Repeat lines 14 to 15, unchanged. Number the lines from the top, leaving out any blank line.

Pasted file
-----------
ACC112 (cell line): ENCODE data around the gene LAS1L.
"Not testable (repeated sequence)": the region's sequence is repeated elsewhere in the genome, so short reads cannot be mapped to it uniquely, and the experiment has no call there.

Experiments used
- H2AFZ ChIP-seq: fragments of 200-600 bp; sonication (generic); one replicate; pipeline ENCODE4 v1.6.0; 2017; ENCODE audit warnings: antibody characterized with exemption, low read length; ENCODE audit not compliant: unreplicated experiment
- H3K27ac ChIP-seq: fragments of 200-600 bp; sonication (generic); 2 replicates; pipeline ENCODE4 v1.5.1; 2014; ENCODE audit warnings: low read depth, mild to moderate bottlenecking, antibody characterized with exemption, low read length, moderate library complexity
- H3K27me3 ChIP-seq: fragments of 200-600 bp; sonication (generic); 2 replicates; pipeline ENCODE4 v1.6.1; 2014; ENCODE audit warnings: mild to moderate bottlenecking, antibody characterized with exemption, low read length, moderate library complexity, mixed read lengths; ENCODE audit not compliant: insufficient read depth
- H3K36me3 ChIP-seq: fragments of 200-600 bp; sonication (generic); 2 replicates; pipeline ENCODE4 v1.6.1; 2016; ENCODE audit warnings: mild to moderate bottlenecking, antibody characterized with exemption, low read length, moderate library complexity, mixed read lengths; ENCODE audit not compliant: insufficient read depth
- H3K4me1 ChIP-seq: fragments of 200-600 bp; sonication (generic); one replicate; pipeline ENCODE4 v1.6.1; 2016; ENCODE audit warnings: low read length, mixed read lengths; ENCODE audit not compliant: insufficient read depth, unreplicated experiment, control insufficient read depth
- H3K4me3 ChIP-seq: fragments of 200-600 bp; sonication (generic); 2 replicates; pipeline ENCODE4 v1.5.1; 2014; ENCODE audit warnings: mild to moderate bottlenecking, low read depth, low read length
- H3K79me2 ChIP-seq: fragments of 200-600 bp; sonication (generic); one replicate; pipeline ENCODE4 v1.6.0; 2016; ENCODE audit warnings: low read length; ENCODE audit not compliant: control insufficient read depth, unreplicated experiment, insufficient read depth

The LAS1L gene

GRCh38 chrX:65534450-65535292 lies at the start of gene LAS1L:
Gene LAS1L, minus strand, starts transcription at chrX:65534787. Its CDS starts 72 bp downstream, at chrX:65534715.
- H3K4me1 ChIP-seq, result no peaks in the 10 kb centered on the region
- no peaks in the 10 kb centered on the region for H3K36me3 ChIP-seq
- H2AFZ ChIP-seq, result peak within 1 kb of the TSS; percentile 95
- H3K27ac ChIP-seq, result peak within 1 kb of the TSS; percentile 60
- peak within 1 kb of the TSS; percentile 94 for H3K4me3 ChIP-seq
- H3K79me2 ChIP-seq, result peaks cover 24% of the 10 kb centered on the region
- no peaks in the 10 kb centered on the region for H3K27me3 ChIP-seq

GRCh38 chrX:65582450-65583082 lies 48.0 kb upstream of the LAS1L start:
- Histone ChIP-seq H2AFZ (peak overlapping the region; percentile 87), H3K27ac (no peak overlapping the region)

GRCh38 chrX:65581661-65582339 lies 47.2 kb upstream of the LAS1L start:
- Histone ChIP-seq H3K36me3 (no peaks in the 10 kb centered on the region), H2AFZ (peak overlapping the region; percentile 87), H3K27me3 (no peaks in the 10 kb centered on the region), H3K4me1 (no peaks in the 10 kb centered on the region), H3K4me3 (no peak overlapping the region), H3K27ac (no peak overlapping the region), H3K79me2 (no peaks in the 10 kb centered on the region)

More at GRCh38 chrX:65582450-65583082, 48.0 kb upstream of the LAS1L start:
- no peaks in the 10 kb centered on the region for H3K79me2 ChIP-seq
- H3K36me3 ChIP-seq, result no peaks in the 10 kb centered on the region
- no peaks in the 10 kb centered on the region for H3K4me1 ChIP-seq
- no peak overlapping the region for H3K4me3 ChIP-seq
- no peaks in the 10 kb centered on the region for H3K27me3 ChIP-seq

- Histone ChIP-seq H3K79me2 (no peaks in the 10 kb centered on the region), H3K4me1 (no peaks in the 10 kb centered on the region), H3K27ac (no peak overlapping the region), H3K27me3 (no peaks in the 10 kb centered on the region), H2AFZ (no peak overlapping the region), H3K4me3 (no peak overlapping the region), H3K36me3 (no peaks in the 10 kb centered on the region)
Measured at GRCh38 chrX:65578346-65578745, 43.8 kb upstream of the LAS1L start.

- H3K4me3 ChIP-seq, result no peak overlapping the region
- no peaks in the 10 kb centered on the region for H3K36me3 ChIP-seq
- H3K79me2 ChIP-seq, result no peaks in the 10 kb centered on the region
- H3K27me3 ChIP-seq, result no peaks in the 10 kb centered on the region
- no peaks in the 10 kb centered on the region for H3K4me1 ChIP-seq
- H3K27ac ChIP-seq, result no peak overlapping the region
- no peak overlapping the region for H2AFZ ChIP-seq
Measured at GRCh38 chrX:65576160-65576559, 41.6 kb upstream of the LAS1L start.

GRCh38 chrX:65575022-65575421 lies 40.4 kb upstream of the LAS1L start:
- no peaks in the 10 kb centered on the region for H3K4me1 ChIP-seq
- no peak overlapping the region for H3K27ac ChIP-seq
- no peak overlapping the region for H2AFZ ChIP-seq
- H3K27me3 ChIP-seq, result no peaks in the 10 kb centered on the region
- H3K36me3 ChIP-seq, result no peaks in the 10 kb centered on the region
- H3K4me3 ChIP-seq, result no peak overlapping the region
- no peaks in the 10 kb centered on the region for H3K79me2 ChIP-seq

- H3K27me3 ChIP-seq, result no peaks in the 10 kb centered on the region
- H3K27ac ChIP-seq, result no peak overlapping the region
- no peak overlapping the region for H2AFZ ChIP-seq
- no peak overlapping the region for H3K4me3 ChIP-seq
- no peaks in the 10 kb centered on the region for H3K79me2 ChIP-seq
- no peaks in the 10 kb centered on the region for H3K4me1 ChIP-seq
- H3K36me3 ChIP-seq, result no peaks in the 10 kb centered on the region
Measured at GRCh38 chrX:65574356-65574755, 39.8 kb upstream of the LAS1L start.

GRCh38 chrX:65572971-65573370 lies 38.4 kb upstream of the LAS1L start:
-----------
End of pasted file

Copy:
- H3K4me1 ChIP-seq, result no peaks in the 10 kb centered on the region
- no peaks in the 10 kb centered on the region for H3K36me3 ChIP-seq